Xerox-Fujifilm Deal Opposed by Investors, Icahn & Deason
Speculation About Potential Xerox-Fujifilm Deal
In mid-January, The Wall Street Journal reported that Xerox was in talks to strike a major deal with Fujifilm. According to the WSJ, “The two companies, which already have a joint venture, are discussing an array of possible deals that may or may not include a change of control of Xerox.” One source indicated, however, that any Xerox-Fujifilm deal would not involve a complete takeover of Xerox.
Reuters reports that “Fujifilm has been seeking growth outside its shrinking photographic film business, stepping up its acquisition drive,” aiming to spend “$4.49 billion in strategic acquisitions over three years.” As Fujifilm has been linked with Xerox in a joint venture since 1962, there is definitely potential for greater cooperation. The venture, Fuji Xerox, provides business solutions for the Asia Pacific region, including Japan, China and the recently scandal-ridden Australia and New Zealand divisions.
Thems Fightin’ Words
There has been speculation that this maneuver is intended to protect Xerox leadership from the influence of activist-investor, Carl Icahn, who called for the collective removal of the “old guard” directors and CEO in an open letter to shareholders mid-December.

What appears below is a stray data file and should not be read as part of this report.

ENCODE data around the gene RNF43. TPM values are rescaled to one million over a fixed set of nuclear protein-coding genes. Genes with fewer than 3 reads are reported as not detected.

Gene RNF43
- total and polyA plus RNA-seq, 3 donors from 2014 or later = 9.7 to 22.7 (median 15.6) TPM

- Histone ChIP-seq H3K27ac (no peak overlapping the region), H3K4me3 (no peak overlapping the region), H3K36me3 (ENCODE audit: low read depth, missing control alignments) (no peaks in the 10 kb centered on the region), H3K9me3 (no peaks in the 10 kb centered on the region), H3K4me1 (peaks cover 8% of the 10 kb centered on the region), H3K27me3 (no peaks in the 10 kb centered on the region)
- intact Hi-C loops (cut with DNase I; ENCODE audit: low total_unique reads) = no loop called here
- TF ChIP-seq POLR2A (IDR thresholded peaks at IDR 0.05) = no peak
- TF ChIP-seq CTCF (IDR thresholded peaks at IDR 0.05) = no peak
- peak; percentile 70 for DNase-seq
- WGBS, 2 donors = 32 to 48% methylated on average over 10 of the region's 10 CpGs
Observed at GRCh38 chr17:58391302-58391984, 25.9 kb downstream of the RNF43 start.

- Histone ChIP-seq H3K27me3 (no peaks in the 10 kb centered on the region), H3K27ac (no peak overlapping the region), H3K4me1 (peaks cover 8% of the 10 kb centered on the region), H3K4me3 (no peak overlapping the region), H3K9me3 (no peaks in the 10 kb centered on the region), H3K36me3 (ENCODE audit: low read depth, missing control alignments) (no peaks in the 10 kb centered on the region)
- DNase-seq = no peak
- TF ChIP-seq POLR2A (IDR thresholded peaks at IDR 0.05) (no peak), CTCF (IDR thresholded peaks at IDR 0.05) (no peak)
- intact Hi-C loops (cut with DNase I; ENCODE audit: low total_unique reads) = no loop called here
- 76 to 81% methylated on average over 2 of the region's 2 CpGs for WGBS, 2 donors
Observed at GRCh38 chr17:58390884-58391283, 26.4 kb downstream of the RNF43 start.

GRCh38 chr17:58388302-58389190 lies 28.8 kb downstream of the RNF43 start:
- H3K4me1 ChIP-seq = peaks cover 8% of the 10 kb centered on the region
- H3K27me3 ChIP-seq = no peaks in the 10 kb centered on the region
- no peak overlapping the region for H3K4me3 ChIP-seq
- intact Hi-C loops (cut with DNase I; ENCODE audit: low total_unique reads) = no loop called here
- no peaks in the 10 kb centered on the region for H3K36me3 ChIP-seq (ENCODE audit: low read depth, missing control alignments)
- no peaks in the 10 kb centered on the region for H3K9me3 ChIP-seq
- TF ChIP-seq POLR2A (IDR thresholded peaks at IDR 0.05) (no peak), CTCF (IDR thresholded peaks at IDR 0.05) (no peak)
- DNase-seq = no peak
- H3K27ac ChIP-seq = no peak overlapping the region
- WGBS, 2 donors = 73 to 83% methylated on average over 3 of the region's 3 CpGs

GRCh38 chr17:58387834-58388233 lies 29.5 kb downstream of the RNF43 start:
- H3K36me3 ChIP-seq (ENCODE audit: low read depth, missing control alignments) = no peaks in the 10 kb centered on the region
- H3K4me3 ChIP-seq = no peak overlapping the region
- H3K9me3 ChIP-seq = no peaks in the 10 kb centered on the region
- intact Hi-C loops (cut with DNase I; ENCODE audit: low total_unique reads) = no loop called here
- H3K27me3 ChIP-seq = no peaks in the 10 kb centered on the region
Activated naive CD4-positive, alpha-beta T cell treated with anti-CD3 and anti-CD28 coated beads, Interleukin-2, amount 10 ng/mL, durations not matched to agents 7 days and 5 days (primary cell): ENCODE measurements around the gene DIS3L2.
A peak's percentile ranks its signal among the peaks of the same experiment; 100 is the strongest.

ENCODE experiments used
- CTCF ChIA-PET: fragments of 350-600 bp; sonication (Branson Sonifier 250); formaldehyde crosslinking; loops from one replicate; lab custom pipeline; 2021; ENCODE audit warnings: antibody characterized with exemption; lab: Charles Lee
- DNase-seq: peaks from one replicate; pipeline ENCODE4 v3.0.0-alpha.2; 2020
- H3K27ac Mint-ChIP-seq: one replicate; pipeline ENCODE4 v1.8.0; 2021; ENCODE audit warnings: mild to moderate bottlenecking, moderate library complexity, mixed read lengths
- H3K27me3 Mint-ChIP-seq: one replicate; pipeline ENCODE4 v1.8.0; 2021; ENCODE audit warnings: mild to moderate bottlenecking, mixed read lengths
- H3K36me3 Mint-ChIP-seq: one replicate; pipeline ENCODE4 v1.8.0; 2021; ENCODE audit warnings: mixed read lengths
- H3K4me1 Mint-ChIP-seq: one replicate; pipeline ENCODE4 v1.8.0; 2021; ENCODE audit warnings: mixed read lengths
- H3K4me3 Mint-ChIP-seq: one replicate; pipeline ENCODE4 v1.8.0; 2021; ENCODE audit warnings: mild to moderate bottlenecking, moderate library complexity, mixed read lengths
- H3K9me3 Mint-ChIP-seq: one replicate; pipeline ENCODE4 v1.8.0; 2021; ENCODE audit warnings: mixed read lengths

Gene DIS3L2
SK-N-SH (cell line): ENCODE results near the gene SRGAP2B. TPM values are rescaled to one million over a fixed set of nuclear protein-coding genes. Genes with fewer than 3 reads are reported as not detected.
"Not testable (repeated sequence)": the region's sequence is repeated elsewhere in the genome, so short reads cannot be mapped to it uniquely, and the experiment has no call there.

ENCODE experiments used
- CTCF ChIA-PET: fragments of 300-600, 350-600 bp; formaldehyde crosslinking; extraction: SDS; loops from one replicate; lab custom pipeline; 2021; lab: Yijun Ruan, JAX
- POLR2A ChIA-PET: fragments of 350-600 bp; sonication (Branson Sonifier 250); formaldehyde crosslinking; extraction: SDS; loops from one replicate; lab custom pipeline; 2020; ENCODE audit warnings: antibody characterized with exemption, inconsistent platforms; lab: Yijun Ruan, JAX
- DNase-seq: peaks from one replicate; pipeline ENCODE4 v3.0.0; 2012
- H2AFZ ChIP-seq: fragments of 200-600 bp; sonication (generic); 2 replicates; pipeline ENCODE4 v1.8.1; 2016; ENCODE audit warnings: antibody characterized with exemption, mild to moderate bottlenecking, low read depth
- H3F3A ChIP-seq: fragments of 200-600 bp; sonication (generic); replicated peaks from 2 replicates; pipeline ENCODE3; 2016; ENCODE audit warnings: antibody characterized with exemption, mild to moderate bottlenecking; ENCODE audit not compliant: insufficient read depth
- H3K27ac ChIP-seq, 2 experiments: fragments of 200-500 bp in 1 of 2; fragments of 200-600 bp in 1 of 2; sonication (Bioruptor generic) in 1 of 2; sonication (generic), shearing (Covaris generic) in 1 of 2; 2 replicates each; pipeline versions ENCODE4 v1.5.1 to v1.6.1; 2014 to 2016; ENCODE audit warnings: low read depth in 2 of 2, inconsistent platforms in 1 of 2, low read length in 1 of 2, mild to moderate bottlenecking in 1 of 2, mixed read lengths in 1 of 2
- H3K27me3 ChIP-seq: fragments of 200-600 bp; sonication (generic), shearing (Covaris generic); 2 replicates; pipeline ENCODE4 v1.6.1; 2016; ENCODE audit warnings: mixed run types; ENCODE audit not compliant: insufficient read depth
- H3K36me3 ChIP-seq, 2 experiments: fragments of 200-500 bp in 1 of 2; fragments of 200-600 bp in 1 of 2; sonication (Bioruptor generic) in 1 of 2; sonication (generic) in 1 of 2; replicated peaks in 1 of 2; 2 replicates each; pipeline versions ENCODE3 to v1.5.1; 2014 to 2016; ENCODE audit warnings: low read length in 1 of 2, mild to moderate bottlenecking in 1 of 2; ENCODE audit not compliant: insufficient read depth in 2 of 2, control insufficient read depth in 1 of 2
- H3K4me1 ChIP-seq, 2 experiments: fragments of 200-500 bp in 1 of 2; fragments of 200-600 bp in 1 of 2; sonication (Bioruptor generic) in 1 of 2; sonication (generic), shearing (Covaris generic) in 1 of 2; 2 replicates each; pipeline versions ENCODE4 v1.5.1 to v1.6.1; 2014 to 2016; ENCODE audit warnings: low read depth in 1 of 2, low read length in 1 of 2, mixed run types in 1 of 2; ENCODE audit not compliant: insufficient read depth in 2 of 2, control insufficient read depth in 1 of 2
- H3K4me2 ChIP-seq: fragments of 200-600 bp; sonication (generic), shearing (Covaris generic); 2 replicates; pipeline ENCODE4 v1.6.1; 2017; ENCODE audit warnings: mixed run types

In response, Icahn released an additional open letter calling for the disclosure of the existing joint venture agreement with Fujifilm. Icahn went on to say that he neither approves nor disapproves of “any transaction with Fuji,” however, he remains convinced that the current management team are “ill-equipped to negotiate a major transaction with Fuji” or even “qualified to run Xerox, let alone some larger combination of Xerox and Fuji.” Icahn then went on to list CEO, Jeff Jacobson, and the five directors “who are a daily reminder of Xerox’s ignoble past” (taking a few pot shots at former CEO, Ursula Burns, in the process) and claimed should be removed to ensure the future of Xerox.
A few days later, Icahn teamed up with the third largest Xerox investor, Darwin Deason, in a joint statement calling for the termination or renegotiation of the agreement with Fujifilm, full disclosure of said agreement, exploration of strategic alternatives and the immediate termination of Jacobson and any directors who lack the “intestinal fortitude to challenge and demand accountability from Xerox management.” Deason and Icahn go on to claim that Jacobson is “neither qualified nor capable of successfully running this company, let alone negotiating a major strategic transaction that will do more than save his own job.”
What does this mean for the future of Xerox? To quote the rather ominous ending to the Deason-Icahn statement: “This is just the beginning.”